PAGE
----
With the launch of Apple’s M1 series of computers, a new interface type comes to the public sight, that is the USB4. The USB interface is the most successful, common, and popular interface today, bar none. Nowadays, almost all electronic devices are equipped with at least one USB interface.
However, there are too many types of USB interfaces, and its version number are too confusing for many friends. Today we will try to clarify all these varieties of USB interfaces.
Many people’s knowledge about the USB interface comes from the U disk. After all, "disks represent their name", U disks are portable storage devices like floppy disks and CDs with USB interfaces. The name is full of age.
Back in the 1990s, computers are available to home users from the commercial field at that time, and a computer was a standard configuration for a "modern family".
At that time, there was no USB interface on computers, and every computer has its own unique peripheral interface.
For example, mouse and keyboard have PS/2 interface, printer has COM interface, and monitor has VGA interface. In short, there are a lot of weird interfaces on a computer, and the interfaces are incompatible with each other. You are right, although the mouse and keyboard are both PS/2 interfaces, they are not compatible.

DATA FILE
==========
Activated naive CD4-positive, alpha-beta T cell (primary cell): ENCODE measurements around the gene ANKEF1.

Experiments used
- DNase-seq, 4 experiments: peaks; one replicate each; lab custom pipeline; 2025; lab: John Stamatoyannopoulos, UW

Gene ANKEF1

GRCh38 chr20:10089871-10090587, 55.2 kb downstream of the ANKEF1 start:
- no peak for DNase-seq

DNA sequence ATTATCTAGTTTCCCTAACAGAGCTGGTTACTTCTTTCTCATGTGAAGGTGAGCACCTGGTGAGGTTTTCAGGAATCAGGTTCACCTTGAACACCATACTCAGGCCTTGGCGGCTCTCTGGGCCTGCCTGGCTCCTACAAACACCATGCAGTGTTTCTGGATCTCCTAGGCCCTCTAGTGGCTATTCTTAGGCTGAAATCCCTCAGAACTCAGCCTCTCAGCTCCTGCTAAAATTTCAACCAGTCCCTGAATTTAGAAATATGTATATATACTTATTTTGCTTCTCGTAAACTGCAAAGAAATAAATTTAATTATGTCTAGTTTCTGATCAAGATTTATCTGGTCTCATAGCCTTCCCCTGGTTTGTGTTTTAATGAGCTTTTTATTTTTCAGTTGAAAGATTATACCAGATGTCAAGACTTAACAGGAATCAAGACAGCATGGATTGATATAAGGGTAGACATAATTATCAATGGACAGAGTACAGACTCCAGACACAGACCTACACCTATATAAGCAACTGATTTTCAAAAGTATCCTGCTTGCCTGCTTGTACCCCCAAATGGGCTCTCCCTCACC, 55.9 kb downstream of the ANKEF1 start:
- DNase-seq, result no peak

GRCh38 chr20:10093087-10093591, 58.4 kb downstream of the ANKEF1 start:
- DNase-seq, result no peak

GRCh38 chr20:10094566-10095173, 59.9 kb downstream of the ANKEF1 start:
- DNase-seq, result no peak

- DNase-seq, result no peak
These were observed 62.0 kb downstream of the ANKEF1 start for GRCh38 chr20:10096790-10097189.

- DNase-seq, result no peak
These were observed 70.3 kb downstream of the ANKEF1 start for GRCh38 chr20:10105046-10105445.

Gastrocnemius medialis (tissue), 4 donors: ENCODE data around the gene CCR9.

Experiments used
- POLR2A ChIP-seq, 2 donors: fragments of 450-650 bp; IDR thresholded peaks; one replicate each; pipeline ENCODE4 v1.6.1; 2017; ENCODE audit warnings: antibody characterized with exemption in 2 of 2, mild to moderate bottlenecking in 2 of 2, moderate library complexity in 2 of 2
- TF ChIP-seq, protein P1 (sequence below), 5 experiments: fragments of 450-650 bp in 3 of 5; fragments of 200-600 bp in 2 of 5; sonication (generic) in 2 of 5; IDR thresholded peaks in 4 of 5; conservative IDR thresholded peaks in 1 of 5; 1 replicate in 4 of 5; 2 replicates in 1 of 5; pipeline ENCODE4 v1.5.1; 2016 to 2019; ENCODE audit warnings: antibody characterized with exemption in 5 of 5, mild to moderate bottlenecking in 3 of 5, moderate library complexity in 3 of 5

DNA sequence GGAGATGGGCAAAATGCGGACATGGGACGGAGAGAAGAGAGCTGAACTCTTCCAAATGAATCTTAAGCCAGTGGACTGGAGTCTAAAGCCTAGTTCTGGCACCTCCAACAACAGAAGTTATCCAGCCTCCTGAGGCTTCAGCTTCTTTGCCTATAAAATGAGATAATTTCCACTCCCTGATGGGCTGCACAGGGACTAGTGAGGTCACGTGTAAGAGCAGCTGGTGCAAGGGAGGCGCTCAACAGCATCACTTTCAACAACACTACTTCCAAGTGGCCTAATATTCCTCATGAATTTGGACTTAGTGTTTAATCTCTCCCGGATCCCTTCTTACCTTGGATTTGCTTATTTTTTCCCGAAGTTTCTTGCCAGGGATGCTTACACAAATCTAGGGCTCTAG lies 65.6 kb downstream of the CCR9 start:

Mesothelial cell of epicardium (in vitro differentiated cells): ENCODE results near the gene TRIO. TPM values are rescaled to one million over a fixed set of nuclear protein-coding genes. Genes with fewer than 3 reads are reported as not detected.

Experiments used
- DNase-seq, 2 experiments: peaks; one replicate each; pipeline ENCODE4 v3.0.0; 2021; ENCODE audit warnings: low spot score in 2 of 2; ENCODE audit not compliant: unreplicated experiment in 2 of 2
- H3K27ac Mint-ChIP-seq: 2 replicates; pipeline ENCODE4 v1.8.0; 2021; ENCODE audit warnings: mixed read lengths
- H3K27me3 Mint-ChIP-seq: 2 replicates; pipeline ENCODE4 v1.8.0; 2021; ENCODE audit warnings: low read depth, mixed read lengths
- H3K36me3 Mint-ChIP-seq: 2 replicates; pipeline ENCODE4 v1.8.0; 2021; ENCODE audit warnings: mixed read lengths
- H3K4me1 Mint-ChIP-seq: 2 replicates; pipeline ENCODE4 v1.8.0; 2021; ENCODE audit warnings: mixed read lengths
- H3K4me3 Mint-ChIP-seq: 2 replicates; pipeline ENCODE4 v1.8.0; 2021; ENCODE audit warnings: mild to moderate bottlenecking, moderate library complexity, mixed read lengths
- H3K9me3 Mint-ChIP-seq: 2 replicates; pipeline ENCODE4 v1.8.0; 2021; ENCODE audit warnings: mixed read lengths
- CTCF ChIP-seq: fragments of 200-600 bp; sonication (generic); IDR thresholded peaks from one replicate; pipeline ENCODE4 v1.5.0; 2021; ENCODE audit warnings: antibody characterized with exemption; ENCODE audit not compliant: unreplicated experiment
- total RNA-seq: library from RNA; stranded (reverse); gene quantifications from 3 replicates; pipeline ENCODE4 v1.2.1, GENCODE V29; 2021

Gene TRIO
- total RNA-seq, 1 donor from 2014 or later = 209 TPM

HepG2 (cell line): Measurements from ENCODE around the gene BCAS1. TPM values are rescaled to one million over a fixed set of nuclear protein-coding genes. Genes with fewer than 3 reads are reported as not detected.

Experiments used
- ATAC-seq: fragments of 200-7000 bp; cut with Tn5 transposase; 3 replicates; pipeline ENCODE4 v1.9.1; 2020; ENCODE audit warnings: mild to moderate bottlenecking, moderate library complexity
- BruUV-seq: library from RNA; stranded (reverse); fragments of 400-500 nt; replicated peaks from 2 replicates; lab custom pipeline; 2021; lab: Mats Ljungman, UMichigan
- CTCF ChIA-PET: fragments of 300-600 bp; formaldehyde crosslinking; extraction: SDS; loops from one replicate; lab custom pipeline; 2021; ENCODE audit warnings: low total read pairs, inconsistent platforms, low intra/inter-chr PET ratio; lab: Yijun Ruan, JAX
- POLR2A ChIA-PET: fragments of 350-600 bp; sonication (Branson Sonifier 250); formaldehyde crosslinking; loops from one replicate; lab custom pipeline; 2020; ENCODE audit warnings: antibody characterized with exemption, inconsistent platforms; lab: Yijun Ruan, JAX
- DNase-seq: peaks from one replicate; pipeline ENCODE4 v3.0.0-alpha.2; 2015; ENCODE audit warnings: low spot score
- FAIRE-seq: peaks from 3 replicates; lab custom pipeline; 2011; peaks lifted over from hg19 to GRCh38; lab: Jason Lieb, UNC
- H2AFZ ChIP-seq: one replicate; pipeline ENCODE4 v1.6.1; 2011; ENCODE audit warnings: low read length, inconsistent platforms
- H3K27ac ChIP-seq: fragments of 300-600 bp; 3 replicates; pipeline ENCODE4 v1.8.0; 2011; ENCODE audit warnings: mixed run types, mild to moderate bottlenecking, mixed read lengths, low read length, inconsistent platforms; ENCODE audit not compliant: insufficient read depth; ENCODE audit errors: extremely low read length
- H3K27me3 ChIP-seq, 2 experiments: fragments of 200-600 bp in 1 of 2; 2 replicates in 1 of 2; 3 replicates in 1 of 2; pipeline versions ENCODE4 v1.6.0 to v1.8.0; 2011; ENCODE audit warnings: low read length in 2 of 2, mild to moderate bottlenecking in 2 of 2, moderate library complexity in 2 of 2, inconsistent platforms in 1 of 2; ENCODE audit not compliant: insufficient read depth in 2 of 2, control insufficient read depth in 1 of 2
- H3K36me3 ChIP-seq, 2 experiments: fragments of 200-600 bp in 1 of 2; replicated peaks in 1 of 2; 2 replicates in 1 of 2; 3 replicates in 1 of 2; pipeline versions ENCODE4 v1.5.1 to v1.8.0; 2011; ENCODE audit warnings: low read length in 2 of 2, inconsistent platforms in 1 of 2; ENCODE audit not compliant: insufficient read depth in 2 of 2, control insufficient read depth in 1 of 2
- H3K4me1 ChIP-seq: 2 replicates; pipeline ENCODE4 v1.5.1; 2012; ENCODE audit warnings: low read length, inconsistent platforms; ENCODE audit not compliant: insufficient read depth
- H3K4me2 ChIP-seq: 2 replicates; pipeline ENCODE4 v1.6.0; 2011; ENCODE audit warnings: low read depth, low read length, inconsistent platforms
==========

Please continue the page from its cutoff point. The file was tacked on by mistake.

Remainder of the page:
So the idea of a universal interface began to grow in that era. At that time, chip giant Intel took the lead and planned to develop an interface with faster transmission speed and, more importantly, better compatibility. The name of the interface was Universal Serial Bus, which is called USB in short, in what we are familiar with today.
However, the establishment of standards cannot solely depend on just one company. So, in 1994, Intel united with Microsoft, Compaq, IBM and other industry giants and established a USB Standardization Organization, referred to as USB-IF in short.
The role of this standardization organization is to promote the recognition of USB to more manufacturers and to develop USB transmission protocols.
In 1995, the first generation of USB interface USB 1.0 was officially released. With the common efforts of the hardware giant Intel and the software giant Microsoft, this USB interface has received extraordinary comments when it first came out. Its biggest feature is that it supports hot swap and instant plug-and-play.
Yes, before that, you must shut down your computer when connected or disconnected most hardware devices. It is almost like playing with fire when you hot swap a device while the computer is on.
But after the emergence of USB, when a new device is plugged into the computer, the computer hardware can automatically detect the new device, and the operating system can immediately load the corresponding driver to activate the new hardware immediately. This fully automated experience is very epic.
After USB 1.0, the USB Standardization Organization has successively introduced USB 2.0, USB 3.0 and USB 3.1 standards, and the transmission speed is getting faster and faster.
Today, the USB 1.0 interface has already become a history, and the 2.0, 3.0, 3.1 and 3.2 standards are still active in our daily life.
That is the problem.